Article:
Deenihan raises curtain at new-look Belltable after €1.2 million refurbishment

Mike Dwane

Reporter:

Mike Dwane

THE new-look Belltable Arts Centre is a “significant addition to Limerick’s cultural capital” and should prove a catalyst for more to come, according to Arts Minister Jimmy Deenihan.

THE new-look Belltable Arts Centre is a “significant addition to Limerick’s cultural capital” and should prove a catalyst for more to come, according to Arts Minister Jimmy Deenihan.

While audiences were welcomed back to 69 O’Connell Street after a €1.2 million refurbishment last November, the official re-opening only took place this week. Additional works have been carried out in the intervening months, chief among them the installation of a digital projector - at an additional cost of €75,000 and which will facilitate the screening of films from this week.

The auditorium now sits 220 people with improved lines of sight to make productions a more enjoyable experience for all.

John Gleeson, chairman of the board, said the works ensured audiences and performers now had “the high quality facilities with which to reinvigorate the experience of theatre, film, music, dance, visual arts and community arts in the heart of Limerick”.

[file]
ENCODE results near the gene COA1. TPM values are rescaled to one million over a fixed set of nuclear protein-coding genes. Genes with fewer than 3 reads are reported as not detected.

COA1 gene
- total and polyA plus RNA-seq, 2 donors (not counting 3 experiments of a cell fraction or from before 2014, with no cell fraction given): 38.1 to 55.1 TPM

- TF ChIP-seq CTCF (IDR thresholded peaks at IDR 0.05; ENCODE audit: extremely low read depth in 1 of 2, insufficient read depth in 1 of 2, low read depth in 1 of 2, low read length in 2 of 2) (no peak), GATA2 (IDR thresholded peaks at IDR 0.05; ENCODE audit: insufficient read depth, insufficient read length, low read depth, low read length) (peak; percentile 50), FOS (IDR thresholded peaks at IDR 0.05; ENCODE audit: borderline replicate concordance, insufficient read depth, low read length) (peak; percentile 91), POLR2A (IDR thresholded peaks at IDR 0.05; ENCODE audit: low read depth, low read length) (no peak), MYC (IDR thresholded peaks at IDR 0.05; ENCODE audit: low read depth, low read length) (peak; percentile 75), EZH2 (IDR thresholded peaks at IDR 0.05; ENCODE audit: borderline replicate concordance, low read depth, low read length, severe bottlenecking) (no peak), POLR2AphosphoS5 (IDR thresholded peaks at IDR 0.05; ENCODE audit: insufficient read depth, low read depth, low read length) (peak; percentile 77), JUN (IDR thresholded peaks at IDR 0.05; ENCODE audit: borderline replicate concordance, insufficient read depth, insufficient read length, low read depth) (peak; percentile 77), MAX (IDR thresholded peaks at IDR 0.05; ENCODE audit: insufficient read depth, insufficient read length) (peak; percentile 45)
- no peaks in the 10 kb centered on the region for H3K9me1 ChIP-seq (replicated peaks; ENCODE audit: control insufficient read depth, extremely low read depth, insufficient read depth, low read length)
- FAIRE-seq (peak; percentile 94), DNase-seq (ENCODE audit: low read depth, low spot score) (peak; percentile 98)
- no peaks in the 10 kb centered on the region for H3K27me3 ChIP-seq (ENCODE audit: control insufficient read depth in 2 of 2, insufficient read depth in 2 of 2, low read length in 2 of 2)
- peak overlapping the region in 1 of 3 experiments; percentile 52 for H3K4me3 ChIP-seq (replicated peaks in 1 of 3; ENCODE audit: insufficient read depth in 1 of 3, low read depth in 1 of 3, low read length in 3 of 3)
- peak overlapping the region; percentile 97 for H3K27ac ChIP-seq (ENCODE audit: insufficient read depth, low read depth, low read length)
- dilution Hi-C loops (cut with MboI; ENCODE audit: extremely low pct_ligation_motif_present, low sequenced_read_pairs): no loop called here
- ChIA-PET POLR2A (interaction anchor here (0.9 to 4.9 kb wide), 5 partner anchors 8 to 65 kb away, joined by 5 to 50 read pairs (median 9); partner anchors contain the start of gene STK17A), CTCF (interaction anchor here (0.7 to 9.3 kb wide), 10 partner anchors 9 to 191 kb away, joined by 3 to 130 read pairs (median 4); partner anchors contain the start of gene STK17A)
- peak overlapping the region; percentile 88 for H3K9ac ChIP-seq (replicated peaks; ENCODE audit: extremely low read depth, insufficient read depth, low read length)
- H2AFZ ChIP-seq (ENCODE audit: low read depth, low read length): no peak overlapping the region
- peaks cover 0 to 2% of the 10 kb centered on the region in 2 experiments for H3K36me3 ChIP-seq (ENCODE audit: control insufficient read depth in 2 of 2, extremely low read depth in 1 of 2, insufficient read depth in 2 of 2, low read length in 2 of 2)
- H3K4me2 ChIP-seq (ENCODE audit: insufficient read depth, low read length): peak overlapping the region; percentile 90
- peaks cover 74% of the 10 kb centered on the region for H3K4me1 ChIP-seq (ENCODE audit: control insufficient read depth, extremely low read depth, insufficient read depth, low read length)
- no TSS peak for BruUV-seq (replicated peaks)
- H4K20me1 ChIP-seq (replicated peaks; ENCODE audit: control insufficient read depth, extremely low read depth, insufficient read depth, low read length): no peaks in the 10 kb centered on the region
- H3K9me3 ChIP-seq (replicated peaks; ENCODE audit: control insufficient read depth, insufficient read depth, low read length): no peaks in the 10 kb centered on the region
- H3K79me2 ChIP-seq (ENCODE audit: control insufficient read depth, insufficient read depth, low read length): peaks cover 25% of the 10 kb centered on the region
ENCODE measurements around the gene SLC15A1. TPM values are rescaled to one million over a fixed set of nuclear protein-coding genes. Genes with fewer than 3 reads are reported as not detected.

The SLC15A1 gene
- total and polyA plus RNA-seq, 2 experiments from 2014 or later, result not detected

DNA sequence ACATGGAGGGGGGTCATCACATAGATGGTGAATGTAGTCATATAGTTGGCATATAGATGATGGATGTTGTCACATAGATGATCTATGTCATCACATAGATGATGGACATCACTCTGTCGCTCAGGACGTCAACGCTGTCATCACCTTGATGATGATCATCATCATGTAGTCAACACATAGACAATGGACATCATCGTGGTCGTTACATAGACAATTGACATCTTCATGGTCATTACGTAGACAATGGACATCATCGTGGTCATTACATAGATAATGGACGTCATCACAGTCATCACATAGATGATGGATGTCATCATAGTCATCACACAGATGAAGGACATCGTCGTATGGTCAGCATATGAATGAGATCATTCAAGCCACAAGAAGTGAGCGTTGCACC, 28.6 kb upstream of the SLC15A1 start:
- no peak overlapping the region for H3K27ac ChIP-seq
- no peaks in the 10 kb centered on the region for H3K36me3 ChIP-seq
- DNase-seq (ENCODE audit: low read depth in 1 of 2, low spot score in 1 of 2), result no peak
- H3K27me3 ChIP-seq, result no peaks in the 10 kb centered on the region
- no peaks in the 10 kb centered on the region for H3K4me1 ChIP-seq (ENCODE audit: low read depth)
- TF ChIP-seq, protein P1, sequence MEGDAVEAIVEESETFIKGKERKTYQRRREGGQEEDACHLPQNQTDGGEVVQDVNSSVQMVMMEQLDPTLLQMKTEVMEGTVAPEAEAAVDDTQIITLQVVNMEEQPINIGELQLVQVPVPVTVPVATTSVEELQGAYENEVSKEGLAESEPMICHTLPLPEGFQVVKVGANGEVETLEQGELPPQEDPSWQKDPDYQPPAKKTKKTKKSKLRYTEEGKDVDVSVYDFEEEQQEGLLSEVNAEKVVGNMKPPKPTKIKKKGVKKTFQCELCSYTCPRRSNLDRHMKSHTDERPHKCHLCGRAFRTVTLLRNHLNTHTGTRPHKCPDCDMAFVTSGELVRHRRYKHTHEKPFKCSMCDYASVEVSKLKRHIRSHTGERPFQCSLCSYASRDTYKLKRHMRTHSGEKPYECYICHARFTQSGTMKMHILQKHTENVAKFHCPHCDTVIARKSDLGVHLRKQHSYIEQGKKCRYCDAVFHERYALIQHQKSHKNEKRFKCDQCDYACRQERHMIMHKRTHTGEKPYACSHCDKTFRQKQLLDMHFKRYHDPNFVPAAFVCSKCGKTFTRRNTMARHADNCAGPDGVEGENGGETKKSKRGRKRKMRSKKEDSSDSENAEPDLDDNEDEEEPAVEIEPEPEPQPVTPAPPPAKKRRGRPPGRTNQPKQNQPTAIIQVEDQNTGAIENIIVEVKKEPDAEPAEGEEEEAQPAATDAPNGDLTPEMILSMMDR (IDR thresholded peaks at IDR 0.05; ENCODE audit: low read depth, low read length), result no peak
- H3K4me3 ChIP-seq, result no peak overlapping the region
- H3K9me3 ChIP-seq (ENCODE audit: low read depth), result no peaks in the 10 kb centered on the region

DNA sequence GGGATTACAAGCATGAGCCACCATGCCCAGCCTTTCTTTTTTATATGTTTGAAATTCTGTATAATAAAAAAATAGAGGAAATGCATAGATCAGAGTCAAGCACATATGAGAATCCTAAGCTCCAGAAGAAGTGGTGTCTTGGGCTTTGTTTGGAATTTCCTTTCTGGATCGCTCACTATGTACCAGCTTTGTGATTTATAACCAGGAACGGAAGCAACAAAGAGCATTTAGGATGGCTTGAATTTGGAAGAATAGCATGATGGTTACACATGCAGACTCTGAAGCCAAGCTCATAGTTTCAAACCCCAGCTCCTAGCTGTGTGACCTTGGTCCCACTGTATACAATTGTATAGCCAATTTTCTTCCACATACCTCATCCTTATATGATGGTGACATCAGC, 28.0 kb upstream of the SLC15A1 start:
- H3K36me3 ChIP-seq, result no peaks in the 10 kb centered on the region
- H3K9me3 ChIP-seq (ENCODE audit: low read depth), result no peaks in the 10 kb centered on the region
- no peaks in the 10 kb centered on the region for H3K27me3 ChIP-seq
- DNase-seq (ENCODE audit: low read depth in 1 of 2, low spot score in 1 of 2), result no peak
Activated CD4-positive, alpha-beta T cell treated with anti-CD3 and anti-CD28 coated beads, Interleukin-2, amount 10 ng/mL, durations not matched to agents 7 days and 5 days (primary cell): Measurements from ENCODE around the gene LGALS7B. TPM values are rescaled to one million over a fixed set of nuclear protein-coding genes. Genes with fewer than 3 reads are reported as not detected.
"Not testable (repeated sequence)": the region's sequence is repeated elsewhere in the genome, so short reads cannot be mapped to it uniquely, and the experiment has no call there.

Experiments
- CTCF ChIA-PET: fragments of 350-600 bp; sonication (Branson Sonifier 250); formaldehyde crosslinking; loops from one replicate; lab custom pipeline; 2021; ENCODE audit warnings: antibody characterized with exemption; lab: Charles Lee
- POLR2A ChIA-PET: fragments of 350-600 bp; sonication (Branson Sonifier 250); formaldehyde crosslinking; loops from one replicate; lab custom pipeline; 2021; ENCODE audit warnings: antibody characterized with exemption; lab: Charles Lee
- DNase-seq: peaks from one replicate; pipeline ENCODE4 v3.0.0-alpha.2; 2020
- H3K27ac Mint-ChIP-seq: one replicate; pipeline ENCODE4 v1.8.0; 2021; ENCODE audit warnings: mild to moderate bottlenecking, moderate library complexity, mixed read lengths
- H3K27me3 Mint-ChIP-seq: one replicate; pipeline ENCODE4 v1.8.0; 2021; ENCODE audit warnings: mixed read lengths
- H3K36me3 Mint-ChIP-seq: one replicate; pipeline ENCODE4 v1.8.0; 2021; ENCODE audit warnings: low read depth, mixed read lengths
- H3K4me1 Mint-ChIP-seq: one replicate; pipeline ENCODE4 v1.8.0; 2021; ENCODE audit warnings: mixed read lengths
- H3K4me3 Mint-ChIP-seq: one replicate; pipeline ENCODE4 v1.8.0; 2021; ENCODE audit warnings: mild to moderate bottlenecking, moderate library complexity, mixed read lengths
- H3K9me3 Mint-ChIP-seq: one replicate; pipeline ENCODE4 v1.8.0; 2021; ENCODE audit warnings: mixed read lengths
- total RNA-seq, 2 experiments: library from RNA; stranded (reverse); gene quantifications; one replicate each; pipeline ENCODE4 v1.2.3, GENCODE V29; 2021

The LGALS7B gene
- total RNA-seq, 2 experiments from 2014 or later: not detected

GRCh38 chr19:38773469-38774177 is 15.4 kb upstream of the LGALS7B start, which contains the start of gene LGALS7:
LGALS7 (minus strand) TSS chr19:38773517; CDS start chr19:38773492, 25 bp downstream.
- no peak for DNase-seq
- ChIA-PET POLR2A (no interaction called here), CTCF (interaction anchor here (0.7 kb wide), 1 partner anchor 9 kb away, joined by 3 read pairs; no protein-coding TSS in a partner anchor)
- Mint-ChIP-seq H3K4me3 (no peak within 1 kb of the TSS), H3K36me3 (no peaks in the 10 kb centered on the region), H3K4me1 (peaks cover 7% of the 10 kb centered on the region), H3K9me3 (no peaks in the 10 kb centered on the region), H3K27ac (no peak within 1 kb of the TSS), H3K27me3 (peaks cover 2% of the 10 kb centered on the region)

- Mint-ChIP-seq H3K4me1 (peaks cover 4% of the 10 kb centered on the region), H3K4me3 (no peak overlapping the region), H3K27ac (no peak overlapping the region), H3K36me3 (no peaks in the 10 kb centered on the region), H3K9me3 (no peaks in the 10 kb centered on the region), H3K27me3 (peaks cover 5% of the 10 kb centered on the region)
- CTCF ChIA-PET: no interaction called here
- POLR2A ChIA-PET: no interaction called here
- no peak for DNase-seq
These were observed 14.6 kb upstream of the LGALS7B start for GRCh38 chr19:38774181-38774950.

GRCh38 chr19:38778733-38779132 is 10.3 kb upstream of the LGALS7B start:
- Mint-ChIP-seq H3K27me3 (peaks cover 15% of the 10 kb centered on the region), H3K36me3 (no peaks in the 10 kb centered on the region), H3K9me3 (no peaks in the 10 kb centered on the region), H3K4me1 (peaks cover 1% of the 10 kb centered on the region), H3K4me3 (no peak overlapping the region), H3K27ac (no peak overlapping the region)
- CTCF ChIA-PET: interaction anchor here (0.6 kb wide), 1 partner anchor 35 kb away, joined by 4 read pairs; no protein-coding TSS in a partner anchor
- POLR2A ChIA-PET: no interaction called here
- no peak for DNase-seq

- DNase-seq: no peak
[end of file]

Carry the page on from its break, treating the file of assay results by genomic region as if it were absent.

Performances at the 69 O’Connell Street date back to the 19th century when Captain Henry Belltable converted his terraced Georgian house to indulge his daughter’s passion for opera. Minister Deenihan said the building had variously been used as a cinema and a shirt factory until the opening of the Belltable in 1981 as the first arts centre in the country outside of Dublin.

“The refurbishment of nearly everything inside the four walls - of the auditorium, the stage, the backstage, the foyer, the basement, the control room, has been both an extensive and intensive project,” said Mr Gleeson and one that had been “made possible not only by the financial support of Department of the Arts and Limerick City Council but their ongoing support in terms of advice, expertise and encouragement”.

Minister Deenihan noted that City Hall had contributed 30 per cent of the capital costs and the stake held by the local authority and by extension the ratepayers made the venture more sustainable in the long-term.